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#12 Old 07-19-2006, 10:01 PM
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That's a good point. I think the problem with showing routine footage of what the animals go through every day is that showing 20 seconds, or even five minutes, of a pig standing in a stall doesn't really convey to a lot of people that yes, they're still there, in those same stalls, with no opportunity to move or even turn around, months later. So they need something that's more instantly shocking.



Actually, my point is that most all of the video out there of factory farms is exactly this - showing the conditions that they live in each day - and it is shocking, and it's not the "worst of the worst," it's standard conditions. Like, have you seen Hope for the Hopeless about egg-laying hens? Most of it is just running the camera down rows of battery caged hens and showing what that looks like, and that some are caught in their cages, some are dying, etc. If you've seen much factory farming video, that's what a lot of it is - just showing the animals in their confinement and misery - how they look now, and how they will look 3 days from now.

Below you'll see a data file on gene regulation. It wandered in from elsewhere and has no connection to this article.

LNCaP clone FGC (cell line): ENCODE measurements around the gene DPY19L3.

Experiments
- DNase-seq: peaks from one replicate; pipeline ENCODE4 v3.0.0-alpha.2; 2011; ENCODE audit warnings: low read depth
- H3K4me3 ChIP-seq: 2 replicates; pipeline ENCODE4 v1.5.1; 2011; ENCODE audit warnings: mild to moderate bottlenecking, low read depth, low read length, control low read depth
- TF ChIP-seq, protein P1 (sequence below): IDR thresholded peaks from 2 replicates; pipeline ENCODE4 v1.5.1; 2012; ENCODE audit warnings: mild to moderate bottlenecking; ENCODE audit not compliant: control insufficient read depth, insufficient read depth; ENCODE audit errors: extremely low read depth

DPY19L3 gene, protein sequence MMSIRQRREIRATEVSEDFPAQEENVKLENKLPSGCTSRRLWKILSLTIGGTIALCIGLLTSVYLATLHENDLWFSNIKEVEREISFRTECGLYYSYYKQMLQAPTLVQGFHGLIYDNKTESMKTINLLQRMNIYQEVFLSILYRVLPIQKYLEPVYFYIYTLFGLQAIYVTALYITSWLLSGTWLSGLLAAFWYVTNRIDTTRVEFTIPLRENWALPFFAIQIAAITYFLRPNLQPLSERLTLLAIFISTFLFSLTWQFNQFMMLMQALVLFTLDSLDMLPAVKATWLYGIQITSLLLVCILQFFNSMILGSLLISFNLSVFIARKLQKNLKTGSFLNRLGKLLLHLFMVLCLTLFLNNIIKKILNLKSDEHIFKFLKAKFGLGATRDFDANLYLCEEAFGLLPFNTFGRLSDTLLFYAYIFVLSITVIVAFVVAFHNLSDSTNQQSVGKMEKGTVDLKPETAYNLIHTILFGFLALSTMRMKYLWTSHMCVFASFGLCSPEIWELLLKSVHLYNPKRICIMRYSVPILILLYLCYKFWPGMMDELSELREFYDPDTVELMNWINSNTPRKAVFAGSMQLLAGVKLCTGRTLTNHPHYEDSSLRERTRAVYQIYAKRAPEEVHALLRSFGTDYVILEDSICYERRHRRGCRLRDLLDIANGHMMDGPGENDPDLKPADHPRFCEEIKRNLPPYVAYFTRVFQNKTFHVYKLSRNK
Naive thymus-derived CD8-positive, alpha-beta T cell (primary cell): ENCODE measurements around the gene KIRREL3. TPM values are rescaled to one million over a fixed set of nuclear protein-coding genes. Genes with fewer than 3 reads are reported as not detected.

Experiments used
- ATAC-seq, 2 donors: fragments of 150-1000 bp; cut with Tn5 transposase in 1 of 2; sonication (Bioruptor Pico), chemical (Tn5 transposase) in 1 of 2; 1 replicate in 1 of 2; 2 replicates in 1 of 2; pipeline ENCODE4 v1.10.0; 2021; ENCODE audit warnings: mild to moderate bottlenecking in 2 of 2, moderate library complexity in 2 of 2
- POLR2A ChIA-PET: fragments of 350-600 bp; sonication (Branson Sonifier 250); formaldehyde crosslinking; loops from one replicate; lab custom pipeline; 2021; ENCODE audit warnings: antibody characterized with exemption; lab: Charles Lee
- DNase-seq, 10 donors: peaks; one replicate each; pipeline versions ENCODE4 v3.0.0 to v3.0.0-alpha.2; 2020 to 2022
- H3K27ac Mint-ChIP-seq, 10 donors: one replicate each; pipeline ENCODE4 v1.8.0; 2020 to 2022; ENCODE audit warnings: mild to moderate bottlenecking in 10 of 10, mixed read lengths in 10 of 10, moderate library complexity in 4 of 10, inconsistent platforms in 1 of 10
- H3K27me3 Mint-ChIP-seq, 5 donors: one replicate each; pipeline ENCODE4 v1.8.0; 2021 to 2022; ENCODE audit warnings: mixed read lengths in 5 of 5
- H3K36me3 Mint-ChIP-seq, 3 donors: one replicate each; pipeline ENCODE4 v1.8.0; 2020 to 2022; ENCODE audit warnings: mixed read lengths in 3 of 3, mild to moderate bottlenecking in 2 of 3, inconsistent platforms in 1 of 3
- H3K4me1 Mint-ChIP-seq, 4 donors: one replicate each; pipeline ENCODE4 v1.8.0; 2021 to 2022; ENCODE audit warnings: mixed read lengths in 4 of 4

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#13 Old 07-20-2006, 12:34 AM
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Propaganda: 1. The systematic propagation of a doctrine or cause or of information reflecting the views and interests of those advocating such a doctrine or cause.

2. Material disseminated by the advocates or opponents of a doctrine or cause.



By these definitions, PK is propaganda, though it reveals truths to the viewer. The problem is that propaganda is a word loaded with a negative connotation: An idea or meaning suggested by or associated with a word or thing.
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#14 Old 07-20-2006, 04:36 AM
 
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Originally Posted by MrFalafel View Post

I would seriously question anything else that professor had to say if she is so incredibly ignorant about subject she is pontificating on.



No kidding. Where did she get this warm and fuzzy idea about factory farms. Also, free range doesn't mean they just chuck the animals out in the pasture and then lock the barn door.



Honestly.

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#15 Old 07-20-2006, 10:02 AM
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Originally Posted by Irizary View Post